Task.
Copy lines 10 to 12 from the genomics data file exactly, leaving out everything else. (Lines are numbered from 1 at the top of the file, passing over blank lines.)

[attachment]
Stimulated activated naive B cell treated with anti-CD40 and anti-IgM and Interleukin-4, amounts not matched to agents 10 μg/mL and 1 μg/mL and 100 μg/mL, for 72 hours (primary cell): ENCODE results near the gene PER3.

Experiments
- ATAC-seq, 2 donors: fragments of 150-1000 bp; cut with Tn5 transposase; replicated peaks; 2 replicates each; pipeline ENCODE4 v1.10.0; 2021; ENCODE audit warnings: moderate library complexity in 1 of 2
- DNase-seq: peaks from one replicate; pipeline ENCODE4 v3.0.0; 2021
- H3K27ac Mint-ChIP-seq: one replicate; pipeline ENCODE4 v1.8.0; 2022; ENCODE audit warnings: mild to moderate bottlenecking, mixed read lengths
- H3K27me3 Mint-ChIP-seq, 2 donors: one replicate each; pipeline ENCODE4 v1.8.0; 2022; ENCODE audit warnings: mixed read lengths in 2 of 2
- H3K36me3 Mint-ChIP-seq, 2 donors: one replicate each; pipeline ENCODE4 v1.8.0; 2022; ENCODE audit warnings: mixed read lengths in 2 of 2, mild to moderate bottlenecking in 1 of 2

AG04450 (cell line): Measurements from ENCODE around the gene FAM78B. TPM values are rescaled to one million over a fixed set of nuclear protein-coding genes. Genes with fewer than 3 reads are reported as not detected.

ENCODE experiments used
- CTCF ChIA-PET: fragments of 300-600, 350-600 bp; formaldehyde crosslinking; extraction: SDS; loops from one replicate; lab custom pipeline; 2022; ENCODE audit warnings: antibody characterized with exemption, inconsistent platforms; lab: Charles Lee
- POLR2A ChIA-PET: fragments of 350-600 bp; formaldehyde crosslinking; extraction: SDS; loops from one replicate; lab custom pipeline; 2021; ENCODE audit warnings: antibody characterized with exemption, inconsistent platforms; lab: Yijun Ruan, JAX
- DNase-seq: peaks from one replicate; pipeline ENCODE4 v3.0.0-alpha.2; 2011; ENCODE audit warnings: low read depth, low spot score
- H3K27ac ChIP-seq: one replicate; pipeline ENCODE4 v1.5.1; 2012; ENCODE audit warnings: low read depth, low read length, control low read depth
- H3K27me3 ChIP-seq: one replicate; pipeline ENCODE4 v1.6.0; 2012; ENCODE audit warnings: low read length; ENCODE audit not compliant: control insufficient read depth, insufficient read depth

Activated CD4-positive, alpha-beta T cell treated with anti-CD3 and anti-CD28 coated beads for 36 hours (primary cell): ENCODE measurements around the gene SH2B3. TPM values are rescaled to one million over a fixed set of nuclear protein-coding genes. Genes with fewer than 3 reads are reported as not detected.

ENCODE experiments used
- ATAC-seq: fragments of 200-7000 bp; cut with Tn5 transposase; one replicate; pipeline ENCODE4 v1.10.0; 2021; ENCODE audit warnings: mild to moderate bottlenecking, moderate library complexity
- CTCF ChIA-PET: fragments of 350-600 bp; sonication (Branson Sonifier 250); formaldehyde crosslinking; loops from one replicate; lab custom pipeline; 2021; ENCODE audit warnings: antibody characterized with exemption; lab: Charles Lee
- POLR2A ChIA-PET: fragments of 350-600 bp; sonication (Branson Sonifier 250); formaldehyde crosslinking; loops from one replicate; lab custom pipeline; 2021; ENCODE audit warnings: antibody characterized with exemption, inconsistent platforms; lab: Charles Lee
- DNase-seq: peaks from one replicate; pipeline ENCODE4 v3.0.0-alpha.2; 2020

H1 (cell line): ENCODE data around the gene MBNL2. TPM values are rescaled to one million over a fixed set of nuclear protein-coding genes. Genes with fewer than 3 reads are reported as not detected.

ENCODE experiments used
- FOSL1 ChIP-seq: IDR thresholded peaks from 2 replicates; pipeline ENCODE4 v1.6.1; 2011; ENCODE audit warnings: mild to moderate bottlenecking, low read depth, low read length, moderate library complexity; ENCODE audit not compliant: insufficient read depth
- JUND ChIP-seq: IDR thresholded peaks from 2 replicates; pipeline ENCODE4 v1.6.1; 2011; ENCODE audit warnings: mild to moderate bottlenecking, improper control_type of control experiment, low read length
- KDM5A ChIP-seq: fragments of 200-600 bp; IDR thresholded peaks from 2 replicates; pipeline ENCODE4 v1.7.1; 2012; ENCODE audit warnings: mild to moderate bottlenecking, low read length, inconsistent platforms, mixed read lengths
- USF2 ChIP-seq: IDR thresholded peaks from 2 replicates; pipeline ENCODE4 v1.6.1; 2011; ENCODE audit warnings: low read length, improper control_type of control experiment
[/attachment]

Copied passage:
- CTCF ChIA-PET: fragments of 300-600, 350-600 bp; formaldehyde crosslinking; extraction: SDS; loops from one replicate; lab custom pipeline; 2022; ENCODE audit warnings: antibody characterized with exemption, inconsistent platforms; lab: Charles Lee
- POLR2A ChIA-PET: fragments of 350-600 bp; formaldehyde crosslinking; extraction: SDS; loops from one replicate; lab custom pipeline; 2021; ENCODE audit warnings: antibody characterized with exemption, inconsistent platforms; lab: Yijun Ruan, JAX
- DNase-seq: peaks from one replicate; pipeline ENCODE4 v3.0.0-alpha.2; 2011; ENCODE audit warnings: low read depth, low spot score